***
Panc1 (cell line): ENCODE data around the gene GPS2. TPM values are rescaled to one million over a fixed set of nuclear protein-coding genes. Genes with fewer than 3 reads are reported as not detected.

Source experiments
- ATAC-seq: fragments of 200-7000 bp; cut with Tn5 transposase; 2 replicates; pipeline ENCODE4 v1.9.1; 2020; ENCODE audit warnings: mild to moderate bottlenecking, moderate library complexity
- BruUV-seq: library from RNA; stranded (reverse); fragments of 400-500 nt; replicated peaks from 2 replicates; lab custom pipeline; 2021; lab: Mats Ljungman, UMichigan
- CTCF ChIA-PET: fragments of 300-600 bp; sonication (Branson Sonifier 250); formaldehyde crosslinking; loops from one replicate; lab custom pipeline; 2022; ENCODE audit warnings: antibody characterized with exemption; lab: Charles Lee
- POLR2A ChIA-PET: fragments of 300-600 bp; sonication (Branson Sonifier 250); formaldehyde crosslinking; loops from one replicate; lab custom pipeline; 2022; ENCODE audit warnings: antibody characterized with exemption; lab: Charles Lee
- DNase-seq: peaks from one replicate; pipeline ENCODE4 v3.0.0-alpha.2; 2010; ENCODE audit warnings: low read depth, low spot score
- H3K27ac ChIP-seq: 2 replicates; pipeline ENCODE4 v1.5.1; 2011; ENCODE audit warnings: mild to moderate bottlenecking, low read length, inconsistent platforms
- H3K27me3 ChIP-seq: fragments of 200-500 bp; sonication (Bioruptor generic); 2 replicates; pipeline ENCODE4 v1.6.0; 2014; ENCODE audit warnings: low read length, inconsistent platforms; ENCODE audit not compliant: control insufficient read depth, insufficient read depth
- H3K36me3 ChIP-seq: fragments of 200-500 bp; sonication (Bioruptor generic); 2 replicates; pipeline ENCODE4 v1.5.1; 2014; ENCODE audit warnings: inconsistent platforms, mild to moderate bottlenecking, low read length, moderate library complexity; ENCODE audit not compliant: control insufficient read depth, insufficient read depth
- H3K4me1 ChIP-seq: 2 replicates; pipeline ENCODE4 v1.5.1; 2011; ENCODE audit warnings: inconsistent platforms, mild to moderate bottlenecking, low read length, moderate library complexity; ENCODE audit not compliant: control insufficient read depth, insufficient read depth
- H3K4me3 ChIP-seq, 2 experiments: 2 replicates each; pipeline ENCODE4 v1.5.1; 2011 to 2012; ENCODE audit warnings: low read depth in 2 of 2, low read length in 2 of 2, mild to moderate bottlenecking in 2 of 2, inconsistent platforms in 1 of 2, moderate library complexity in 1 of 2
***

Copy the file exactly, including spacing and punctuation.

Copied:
Panc1 (cell line): ENCODE data around the gene GPS2. TPM values are rescaled to one million over a fixed set of nuclear protein-coding genes. Genes with fewer than 3 reads are reported as not detected.

Source experiments
- ATAC-seq: fragments of 200-7000 bp; cut with Tn5 transposase; 2 replicates; pipeline ENCODE4 v1.9.1; 2020; ENCODE audit warnings: mild to moderate bottlenecking, moderate library complexity
- BruUV-seq: library from RNA; stranded (reverse); fragments of 400-500 nt; replicated peaks from 2 replicates; lab custom pipeline; 2021; lab: Mats Ljungman, UMichigan
- CTCF ChIA-PET: fragments of 300-600 bp; sonication (Branson Sonifier 250); formaldehyde crosslinking; loops from one replicate; lab custom pipeline; 2022; ENCODE audit warnings: antibody characterized with exemption; lab: Charles Lee
- POLR2A ChIA-PET: fragments of 300-600 bp; sonication (Branson Sonifier 250); formaldehyde crosslinking; loops from one replicate; lab custom pipeline; 2022; ENCODE audit warnings: antibody characterized with exemption; lab: Charles Lee
- DNase-seq: peaks from one replicate; pipeline ENCODE4 v3.0.0-alpha.2; 2010; ENCODE audit warnings: low read depth, low spot score
- H3K27ac ChIP-seq: 2 replicates; pipeline ENCODE4 v1.5.1; 2011; ENCODE audit warnings: mild to moderate bottlenecking, low read length, inconsistent platforms
- H3K27me3 ChIP-seq: fragments of 200-500 bp; sonication (Bioruptor generic); 2 replicates; pipeline ENCODE4 v1.6.0; 2014; ENCODE audit warnings: low read length, inconsistent platforms; ENCODE audit not compliant: control insufficient read depth, insufficient read depth
- H3K36me3 ChIP-seq: fragments of 200-500 bp; sonication (Bioruptor generic); 2 replicates; pipeline ENCODE4 v1.5.1; 2014; ENCODE audit warnings: inconsistent platforms, mild to moderate bottlenecking, low read length, moderate library complexity; ENCODE audit not compliant: control insufficient read depth, insufficient read depth
- H3K4me1 ChIP-seq: 2 replicates; pipeline ENCODE4 v1.5.1; 2011; ENCODE audit warnings: inconsistent platforms, mild to moderate bottlenecking, low read length, moderate library complexity; ENCODE audit not compliant: control insufficient read depth, insufficient read depth
- H3K4me3 ChIP-seq, 2 experiments: 2 replicates each; pipeline ENCODE4 v1.5.1; 2011 to 2012; ENCODE audit warnings: low read depth in 2 of 2, low read length in 2 of 2, mild to moderate bottlenecking in 2 of 2, inconsistent platforms in 1 of 2, moderate library complexity in 1 of 2